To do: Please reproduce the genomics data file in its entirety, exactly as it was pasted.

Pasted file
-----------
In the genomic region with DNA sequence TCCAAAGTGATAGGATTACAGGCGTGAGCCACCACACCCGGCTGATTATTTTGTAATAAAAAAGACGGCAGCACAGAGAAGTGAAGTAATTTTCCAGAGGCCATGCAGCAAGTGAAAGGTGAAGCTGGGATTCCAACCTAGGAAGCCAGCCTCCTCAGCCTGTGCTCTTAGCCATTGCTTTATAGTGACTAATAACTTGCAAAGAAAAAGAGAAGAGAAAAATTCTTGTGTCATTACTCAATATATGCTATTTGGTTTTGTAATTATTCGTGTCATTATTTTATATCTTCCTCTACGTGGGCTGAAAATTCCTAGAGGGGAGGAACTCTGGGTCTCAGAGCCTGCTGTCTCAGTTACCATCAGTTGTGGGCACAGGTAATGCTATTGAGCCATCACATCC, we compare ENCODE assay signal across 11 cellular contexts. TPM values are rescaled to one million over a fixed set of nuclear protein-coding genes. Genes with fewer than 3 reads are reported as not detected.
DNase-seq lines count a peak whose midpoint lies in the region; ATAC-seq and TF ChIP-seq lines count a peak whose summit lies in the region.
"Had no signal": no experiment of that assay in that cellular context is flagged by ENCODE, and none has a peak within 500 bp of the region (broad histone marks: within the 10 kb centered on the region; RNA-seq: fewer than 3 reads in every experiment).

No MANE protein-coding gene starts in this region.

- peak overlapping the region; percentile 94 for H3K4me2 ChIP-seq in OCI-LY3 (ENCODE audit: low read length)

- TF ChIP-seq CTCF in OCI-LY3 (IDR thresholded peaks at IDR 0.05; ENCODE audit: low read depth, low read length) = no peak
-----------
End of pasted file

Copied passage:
In the genomic region with DNA sequence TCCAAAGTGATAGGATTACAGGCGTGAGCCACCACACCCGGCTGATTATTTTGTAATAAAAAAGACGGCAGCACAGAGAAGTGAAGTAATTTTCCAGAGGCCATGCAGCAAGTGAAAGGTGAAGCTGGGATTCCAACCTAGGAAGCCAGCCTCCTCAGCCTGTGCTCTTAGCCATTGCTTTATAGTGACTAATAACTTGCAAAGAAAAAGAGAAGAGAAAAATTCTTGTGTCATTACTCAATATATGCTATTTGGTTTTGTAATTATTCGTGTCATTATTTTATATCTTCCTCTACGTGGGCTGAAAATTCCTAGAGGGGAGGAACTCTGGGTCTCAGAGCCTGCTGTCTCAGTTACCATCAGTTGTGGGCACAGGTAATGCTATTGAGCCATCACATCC, we compare ENCODE assay signal across 11 cellular contexts. TPM values are rescaled to one million over a fixed set of nuclear protein-coding genes. Genes with fewer than 3 reads are reported as not detected.
DNase-seq lines count a peak whose midpoint lies in the region; ATAC-seq and TF ChIP-seq lines count a peak whose summit lies in the region.
"Had no signal": no experiment of that assay in that cellular context is flagged by ENCODE, and none has a peak within 500 bp of the region (broad histone marks: within the 10 kb centered on the region; RNA-seq: fewer than 3 reads in every experiment).

No MANE protein-coding gene starts in this region.

- peak overlapping the region; percentile 94 for H3K4me2 ChIP-seq in OCI-LY3 (ENCODE audit: low read length)

- TF ChIP-seq CTCF in OCI-LY3 (IDR thresholded peaks at IDR 0.05; ENCODE audit: low read depth, low read length) = no peak